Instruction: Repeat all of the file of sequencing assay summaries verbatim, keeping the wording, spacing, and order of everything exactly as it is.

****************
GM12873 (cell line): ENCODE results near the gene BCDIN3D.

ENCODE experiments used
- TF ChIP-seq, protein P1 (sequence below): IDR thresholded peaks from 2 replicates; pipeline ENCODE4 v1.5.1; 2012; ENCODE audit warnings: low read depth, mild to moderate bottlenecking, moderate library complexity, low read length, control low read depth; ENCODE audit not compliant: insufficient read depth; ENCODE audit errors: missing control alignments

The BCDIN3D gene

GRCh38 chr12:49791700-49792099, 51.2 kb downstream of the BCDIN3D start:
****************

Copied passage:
GM12873 (cell line): ENCODE results near the gene BCDIN3D.

ENCODE experiments used
- TF ChIP-seq, protein P1 (sequence below): IDR thresholded peaks from 2 replicates; pipeline ENCODE4 v1.5.1; 2012; ENCODE audit warnings: low read depth, mild to moderate bottlenecking, moderate library complexity, low read length, control low read depth; ENCODE audit not compliant: insufficient read depth; ENCODE audit errors: missing control alignments

The BCDIN3D gene

GRCh38 chr12:49791700-49792099, 51.2 kb downstream of the BCDIN3D start: